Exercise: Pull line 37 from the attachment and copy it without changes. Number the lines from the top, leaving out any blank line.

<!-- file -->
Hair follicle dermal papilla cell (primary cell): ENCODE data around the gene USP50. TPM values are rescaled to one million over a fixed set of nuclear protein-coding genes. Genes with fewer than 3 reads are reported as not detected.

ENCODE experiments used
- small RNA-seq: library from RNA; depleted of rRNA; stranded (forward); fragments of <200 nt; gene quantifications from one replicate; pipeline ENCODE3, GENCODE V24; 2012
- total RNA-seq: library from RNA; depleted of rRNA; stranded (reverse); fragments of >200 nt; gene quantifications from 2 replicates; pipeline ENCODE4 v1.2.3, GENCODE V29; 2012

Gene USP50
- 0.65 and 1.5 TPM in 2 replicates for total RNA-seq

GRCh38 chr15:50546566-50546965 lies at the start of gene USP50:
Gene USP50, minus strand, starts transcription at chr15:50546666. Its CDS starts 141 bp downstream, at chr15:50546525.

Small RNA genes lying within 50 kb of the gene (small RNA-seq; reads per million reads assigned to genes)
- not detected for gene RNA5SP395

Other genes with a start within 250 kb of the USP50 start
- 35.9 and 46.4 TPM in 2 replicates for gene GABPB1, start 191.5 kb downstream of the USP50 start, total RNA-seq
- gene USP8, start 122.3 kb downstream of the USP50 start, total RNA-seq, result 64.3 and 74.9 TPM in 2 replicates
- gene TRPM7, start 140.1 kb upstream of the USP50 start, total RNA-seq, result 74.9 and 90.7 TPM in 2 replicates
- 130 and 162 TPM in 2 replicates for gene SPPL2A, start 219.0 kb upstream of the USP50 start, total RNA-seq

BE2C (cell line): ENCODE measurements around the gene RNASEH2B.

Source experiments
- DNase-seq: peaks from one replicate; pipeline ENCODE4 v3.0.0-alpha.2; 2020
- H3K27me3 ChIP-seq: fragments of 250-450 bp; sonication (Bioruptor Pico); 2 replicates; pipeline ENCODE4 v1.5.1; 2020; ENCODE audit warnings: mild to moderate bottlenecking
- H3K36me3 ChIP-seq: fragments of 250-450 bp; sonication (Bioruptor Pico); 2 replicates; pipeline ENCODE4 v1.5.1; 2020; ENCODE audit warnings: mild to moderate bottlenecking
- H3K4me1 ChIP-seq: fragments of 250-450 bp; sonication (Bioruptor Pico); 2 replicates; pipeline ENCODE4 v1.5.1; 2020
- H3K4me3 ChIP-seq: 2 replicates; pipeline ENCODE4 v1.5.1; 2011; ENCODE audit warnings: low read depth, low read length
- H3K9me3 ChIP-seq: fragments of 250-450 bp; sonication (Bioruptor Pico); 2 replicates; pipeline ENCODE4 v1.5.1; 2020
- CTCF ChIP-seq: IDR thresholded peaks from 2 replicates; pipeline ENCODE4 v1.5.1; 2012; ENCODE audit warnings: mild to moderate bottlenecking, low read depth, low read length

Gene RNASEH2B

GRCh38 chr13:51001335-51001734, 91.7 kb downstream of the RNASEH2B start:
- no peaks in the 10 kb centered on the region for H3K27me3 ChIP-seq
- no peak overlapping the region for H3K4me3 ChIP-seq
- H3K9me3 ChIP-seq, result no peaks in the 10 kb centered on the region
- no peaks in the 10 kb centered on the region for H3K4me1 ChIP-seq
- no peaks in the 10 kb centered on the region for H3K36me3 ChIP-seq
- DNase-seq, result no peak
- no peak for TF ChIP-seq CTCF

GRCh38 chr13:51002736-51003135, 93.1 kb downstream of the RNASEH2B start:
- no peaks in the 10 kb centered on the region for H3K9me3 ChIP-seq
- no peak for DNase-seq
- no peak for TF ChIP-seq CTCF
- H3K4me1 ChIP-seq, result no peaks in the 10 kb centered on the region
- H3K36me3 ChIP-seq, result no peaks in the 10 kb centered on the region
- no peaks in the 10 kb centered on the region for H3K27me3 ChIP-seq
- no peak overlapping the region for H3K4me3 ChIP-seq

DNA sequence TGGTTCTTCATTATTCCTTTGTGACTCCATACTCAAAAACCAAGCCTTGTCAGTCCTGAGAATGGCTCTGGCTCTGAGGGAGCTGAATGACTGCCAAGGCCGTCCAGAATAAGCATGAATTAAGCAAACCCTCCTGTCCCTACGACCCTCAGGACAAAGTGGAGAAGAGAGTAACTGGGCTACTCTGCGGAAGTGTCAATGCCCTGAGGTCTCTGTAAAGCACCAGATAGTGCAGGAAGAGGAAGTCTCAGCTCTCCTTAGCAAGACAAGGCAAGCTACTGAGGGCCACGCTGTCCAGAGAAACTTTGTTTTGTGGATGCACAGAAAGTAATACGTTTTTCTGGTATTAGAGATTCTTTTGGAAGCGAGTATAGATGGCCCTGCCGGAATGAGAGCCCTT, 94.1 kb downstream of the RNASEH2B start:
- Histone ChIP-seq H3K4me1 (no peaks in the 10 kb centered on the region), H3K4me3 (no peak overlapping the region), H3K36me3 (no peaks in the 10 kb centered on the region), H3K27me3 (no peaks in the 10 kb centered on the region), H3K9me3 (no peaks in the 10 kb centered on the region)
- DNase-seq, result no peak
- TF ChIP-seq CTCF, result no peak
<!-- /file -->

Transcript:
- no peak for TF ChIP-seq CTCF